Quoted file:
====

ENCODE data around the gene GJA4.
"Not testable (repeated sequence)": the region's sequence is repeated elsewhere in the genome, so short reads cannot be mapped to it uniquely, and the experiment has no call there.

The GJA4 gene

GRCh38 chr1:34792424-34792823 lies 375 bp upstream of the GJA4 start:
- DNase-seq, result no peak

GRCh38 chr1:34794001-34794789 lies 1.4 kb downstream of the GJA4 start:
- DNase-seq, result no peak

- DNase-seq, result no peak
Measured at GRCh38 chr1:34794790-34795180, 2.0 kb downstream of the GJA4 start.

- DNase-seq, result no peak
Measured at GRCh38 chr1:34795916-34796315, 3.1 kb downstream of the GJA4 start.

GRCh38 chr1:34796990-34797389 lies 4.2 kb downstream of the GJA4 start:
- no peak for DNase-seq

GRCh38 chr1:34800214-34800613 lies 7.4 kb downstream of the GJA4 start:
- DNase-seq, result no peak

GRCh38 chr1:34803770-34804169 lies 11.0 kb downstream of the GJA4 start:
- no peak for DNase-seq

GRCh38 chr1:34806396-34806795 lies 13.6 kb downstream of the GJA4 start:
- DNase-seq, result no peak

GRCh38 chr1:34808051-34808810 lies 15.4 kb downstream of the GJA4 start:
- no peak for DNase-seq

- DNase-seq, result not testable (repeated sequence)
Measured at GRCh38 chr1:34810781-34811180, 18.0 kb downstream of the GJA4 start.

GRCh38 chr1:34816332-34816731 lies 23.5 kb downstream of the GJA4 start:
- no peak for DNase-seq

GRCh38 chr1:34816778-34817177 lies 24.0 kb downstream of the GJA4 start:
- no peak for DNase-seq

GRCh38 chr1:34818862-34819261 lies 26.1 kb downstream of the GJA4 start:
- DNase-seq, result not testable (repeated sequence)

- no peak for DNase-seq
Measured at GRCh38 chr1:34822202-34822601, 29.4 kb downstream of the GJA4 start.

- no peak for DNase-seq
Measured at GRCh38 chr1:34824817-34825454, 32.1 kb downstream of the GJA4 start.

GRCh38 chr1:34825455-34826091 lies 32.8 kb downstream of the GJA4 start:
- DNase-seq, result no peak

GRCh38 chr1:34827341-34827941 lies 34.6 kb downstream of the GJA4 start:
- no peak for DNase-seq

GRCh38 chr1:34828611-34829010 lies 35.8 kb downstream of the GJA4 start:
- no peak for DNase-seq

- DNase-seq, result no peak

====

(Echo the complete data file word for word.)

ENCODE data around the gene GJA4.
"Not testable (repeated sequence)": the region's sequence is repeated elsewhere in the genome, so short reads cannot be mapped to it uniquely, and the experiment has no call there.

The GJA4 gene

GRCh38 chr1:34792424-34792823 lies 375 bp upstream of the GJA4 start:
- DNase-seq, result no peak

GRCh38 chr1:34794001-34794789 lies 1.4 kb downstream of the GJA4 start:
- DNase-seq, result no peak

- DNase-seq, result no peak
Measured at GRCh38 chr1:34794790-34795180, 2.0 kb downstream of the GJA4 start.

- DNase-seq, result no peak
Measured at GRCh38 chr1:34795916-34796315, 3.1 kb downstream of the GJA4 start.

GRCh38 chr1:34796990-34797389 lies 4.2 kb downstream of the GJA4 start:
- no peak for DNase-seq

GRCh38 chr1:34800214-34800613 lies 7.4 kb downstream of the GJA4 start:
- DNase-seq, result no peak

GRCh38 chr1:34803770-34804169 lies 11.0 kb downstream of the GJA4 start:
- no peak for DNase-seq

GRCh38 chr1:34806396-34806795 lies 13.6 kb downstream of the GJA4 start:
- DNase-seq, result no peak

GRCh38 chr1:34808051-34808810 lies 15.4 kb downstream of the GJA4 start:
- no peak for DNase-seq

- DNase-seq, result not testable (repeated sequence)
Measured at GRCh38 chr1:34810781-34811180, 18.0 kb downstream of the GJA4 start.

GRCh38 chr1:34816332-34816731 lies 23.5 kb downstream of the GJA4 start:
- no peak for DNase-seq

GRCh38 chr1:34816778-34817177 lies 24.0 kb downstream of the GJA4 start:
- no peak for DNase-seq

GRCh38 chr1:34818862-34819261 lies 26.1 kb downstream of the GJA4 start:
- DNase-seq, result not testable (repeated sequence)

- no peak for DNase-seq
Measured at GRCh38 chr1:34822202-34822601, 29.4 kb downstream of the GJA4 start.

- no peak for DNase-seq
Measured at GRCh38 chr1:34824817-34825454, 32.1 kb downstream of the GJA4 start.

GRCh38 chr1:34825455-34826091 lies 32.8 kb downstream of the GJA4 start:
- DNase-seq, result no peak

GRCh38 chr1:34827341-34827941 lies 34.6 kb downstream of the GJA4 start:
- no peak for DNase-seq

GRCh38 chr1:34828611-34829010 lies 35.8 kb downstream of the GJA4 start:
- no peak for DNase-seq

- DNase-seq, result no peak